• Hugh of Saint Victor on the Sacraments of the Christian Faith, trans Roy Deferrari, (Eugene, Oregon: Wipf & Stock Publishers, 2007) [translation of De Sacramentis Christianae Fidei]
  • Boyd Taylor Coolman and Dale M Coulter, eds, Trinity and creation: a selection of works of Hugh, Richard and Adam of St Victor, (Turnhout: Brepols, 2010) [includes translation of Hugh of St Victor, On the Three Days and Sentences on Divinity]
  • Hugh Feiss, ed, On love: a selection of works of Hugh, Adam, Achard, Richard and Godfrey of St Victor, (Turnhout: Brepols, 2011) [includes translations of The Praise of the Bridegroom, On the Substance of Love, On the Praise of Charity, What Truly Should be Loved?, and Soliloquy on the Betrothal-Gift of the Soul]
  • Franklin T. Harkins and Frans van Liere, eds, Interpretation of scripture: theory. A selection of works of Hugh, Andrew, Richard and Godfrey of St Victor, and of Robert of Melun, (Turnhout, Belgium: Brepols, 2012) [contains translations of: Didascalion on the study of reading, introduced and translated by Franklin T Harkins; On Sacred Scripture and its authors and The diligent examiner, introduced and translated by Frans van Liere; On the sacraments of the Christian faith, prologues, introduced and translated by Christopher P Evans]

Further reading

  • "Hugh of St. Victor" in: New Advent [1]
  • Acton Institute (1992) "In the Liberal Tradition: Hugh of St Victor (1096–1141)". Religion and Liberty, 2:1 (Jan.–Feb., 1992)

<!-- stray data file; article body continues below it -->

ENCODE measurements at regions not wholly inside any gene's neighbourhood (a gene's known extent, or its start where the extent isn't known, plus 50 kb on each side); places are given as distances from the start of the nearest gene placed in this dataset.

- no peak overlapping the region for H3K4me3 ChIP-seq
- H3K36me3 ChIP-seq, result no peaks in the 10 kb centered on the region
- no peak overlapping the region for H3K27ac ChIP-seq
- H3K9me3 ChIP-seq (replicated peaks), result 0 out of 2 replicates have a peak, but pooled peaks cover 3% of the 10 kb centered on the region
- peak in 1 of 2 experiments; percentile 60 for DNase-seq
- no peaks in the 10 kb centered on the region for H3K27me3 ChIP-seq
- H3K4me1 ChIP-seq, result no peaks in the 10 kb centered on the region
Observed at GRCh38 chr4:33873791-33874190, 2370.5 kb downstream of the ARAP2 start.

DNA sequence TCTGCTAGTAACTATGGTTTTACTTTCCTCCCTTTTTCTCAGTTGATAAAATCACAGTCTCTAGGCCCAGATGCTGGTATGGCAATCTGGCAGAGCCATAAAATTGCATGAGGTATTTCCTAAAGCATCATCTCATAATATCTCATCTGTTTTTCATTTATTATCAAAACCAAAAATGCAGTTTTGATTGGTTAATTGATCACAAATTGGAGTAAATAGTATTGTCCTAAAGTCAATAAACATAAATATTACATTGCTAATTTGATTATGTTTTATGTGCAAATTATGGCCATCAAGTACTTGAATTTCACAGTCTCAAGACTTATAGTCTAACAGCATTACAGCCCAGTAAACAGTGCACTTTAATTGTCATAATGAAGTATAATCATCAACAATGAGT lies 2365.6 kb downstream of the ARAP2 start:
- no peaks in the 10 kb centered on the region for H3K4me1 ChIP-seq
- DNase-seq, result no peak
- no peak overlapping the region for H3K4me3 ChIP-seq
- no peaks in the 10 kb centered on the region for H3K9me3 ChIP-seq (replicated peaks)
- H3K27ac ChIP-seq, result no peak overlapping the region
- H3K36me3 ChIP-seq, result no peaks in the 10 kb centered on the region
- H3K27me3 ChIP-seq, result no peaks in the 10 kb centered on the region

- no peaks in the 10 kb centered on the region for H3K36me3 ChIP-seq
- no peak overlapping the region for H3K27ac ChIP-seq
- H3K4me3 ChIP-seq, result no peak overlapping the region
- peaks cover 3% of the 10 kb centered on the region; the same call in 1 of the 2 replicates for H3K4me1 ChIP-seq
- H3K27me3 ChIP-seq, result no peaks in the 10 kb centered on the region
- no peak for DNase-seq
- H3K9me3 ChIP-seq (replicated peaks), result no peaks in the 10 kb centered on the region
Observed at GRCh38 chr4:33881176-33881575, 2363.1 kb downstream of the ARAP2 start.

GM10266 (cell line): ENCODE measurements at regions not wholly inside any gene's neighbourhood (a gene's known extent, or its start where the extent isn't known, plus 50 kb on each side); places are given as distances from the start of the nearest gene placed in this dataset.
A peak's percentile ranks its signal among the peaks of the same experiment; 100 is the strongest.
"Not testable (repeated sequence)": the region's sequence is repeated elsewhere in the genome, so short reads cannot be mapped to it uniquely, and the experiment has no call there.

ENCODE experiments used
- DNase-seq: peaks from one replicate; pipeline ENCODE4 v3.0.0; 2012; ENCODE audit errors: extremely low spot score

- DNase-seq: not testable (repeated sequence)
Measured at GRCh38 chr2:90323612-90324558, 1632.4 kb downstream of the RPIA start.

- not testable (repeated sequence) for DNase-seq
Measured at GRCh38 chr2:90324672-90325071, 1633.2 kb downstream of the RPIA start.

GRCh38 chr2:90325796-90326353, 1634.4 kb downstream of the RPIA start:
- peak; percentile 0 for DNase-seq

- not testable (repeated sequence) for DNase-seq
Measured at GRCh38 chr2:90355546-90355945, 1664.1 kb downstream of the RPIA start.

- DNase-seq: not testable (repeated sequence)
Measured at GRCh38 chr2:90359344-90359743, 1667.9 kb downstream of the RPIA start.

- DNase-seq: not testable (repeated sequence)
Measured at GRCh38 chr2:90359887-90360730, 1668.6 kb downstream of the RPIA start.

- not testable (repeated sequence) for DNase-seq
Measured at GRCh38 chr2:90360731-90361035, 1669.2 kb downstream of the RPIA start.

• Coolman, Boyd Taylor. (2010) The Theology of Hugh of St. Victor: An Interpretation. Cambridge: Cambridge University Press
  • Evans, G. R. (2002) Fifty Key Medieval Thinkers. London: Routledge.
  • Harkins, Franklin T, Reading and the Work of Restoration: History and Scripture in the Theology of Hugh of St Victor, (Brepols, 2009)
  • Illich, Ivan (1993) In the Vineyard of the Text: a Commentary to Hugh's Didascalicon. Chicago: University of Chicago Press
  • Luscombe, David, “The Commentary of Hugh of Saint-Victor on the Celestial Hierarchy”, in T. Boiadjiev, G. Kapriev and A. Speer (eds), Die Dionysius-Rezeption im Mittelalter (Turnholt: Brepols, 2000).
  • McGinn, Bernard, The Growth of Mysticism, (1994), pp 370–395
  • Moore, R. (1998) Jews and Christians in the Life and Thought of Hugh of St. Victor. USF
  • Rorem, Paul (2009). Hugh of Saint Victor. Oxford; New York: Oxford University Press.
  • Wilson, R. M., ed. (1938) Sawles Warde: an early Middle English homily; edited from the Bodley, Royal and Cotton MSS. Leeds: University of Leeds, School of English Language

External links

Latin texts of Hugh of St. Victor are available in the Migne edition at Documenta Catholica Omnia,,_Migne,_Patrologia_Latina_03_Rerum_Conspectus_Pro_Auctoribus_Ordinatus,_MLT_H.html